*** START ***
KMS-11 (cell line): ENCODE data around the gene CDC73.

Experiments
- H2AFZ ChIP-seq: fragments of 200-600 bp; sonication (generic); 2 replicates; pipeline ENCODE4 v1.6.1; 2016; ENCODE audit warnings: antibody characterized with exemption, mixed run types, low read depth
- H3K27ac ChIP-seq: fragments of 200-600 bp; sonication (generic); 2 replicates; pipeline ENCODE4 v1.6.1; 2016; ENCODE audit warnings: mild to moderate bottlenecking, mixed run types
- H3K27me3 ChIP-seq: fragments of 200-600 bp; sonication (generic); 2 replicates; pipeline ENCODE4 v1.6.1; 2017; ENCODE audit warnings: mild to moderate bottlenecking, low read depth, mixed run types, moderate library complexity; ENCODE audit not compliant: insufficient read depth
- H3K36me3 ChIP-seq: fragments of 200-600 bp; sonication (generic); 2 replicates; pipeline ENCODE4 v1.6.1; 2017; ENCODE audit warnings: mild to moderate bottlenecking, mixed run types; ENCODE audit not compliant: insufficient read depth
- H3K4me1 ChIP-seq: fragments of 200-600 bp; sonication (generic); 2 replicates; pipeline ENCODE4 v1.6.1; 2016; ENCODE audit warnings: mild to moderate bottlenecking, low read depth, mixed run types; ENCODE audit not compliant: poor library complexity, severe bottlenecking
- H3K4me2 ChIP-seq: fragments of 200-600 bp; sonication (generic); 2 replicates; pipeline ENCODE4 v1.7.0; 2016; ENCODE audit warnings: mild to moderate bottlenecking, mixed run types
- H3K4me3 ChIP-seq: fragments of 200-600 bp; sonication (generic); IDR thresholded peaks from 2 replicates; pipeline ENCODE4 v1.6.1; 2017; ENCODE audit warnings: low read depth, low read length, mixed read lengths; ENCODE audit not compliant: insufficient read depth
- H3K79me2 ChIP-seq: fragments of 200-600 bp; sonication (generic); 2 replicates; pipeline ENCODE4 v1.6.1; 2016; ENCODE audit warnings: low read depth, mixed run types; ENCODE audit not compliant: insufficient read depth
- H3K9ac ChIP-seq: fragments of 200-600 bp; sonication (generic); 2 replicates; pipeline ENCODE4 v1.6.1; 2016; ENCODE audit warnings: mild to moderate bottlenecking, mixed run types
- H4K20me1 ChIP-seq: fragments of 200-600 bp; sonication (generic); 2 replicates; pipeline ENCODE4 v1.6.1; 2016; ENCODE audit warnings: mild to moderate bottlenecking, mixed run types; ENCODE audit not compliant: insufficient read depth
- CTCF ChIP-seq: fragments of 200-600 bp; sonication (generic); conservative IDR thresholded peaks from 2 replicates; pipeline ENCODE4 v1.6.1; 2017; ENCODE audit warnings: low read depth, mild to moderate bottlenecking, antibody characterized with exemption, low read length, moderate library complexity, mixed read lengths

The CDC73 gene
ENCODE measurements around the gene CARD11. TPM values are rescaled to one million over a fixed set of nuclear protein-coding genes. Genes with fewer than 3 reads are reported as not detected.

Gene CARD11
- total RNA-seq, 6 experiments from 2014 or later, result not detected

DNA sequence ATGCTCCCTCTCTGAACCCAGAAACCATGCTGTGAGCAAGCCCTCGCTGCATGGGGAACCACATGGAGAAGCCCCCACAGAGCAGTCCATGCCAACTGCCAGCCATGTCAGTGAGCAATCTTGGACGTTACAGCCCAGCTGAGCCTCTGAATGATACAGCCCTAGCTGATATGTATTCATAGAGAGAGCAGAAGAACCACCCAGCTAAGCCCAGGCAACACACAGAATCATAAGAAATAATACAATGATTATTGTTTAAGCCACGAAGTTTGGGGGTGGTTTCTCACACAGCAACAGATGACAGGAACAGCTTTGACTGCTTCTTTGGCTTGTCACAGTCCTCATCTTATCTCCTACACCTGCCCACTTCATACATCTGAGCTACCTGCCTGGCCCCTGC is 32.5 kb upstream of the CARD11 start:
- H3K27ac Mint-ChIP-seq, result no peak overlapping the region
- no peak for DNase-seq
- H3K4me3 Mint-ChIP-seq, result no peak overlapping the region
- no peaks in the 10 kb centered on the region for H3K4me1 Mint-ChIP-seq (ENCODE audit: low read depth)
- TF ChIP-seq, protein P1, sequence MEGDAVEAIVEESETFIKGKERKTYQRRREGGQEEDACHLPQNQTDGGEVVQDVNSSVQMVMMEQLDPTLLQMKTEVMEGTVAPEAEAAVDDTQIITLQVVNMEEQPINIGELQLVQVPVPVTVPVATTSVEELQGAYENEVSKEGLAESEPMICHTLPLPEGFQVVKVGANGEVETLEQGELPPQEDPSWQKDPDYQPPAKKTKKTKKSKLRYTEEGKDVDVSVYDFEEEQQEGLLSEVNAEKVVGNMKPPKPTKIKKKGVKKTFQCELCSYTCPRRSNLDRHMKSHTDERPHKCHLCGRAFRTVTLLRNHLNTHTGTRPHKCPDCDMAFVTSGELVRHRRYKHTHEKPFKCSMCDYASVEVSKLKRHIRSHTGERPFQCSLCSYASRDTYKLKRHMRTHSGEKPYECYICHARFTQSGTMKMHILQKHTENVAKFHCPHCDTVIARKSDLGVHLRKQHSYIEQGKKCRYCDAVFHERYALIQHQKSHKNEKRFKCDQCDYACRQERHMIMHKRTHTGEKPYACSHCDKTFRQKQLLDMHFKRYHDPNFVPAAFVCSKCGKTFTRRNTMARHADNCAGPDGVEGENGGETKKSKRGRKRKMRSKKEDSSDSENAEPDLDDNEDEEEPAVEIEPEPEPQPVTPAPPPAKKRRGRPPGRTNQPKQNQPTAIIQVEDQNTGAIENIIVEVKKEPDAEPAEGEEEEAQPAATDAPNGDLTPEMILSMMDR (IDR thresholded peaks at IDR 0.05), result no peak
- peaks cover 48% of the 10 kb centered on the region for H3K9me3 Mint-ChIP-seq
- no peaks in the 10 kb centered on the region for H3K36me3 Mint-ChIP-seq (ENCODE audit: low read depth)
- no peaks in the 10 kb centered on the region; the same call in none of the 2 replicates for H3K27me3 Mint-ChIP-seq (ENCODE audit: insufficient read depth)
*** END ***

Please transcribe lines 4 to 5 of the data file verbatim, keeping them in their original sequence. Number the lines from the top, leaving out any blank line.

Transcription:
- H3K27ac ChIP-seq: fragments of 200-600 bp; sonication (generic); 2 replicates; pipeline ENCODE4 v1.6.1; 2016; ENCODE audit warnings: mild to moderate bottlenecking, mixed run types
- H3K27me3 ChIP-seq: fragments of 200-600 bp; sonication (generic); 2 replicates; pipeline ENCODE4 v1.6.1; 2017; ENCODE audit warnings: mild to moderate bottlenecking, low read depth, mixed run types, moderate library complexity; ENCODE audit not compliant: insufficient read depth